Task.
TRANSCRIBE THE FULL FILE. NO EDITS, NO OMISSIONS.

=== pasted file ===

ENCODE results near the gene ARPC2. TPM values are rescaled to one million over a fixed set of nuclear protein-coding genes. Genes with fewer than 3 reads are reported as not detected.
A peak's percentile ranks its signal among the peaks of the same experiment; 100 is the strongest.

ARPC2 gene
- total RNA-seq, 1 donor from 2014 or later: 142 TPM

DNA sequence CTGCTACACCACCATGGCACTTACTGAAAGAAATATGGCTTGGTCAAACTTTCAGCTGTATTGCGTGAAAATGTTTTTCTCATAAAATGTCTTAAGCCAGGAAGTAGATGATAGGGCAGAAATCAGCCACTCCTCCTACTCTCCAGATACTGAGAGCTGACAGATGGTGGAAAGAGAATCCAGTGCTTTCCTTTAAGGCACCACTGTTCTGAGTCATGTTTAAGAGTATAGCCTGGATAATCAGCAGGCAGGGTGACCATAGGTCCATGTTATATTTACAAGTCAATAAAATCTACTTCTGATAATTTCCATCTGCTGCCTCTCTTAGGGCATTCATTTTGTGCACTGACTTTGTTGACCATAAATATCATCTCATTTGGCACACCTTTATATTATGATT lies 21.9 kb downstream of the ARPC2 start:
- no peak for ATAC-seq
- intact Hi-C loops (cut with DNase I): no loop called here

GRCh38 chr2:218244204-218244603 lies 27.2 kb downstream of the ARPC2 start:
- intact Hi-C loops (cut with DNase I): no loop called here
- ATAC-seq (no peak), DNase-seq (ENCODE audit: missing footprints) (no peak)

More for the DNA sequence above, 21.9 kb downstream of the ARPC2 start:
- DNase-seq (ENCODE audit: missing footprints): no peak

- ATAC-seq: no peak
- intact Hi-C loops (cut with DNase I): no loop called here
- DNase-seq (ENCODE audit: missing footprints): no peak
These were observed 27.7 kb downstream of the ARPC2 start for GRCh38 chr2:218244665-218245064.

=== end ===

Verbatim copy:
ENCODE results near the gene ARPC2. TPM values are rescaled to one million over a fixed set of nuclear protein-coding genes. Genes with fewer than 3 reads are reported as not detected.
A peak's percentile ranks its signal among the peaks of the same experiment; 100 is the strongest.

ARPC2 gene
- total RNA-seq, 1 donor from 2014 or later: 142 TPM

DNA sequence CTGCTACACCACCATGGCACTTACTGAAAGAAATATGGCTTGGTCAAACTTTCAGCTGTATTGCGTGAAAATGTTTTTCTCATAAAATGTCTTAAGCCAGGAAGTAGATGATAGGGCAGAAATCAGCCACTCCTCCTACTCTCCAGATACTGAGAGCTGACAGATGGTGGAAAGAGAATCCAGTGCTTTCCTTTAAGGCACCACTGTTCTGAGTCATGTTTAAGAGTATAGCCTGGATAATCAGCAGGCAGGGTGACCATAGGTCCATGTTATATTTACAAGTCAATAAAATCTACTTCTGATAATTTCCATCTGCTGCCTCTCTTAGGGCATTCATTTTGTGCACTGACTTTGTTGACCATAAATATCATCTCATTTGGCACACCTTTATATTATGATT lies 21.9 kb downstream of the ARPC2 start:
- no peak for ATAC-seq
- intact Hi-C loops (cut with DNase I): no loop called here

GRCh38 chr2:218244204-218244603 lies 27.2 kb downstream of the ARPC2 start:
- intact Hi-C loops (cut with DNase I): no loop called here
- ATAC-seq (no peak), DNase-seq (ENCODE audit: missing footprints) (no peak)

More for the DNA sequence above, 21.9 kb downstream of the ARPC2 start:
- DNase-seq (ENCODE audit: missing footprints): no peak

- ATAC-seq: no peak
- intact Hi-C loops (cut with DNase I): no loop called here
- DNase-seq (ENCODE audit: missing footprints): no peak
These were observed 27.7 kb downstream of the ARPC2 start for GRCh38 chr2:218244665-218245064.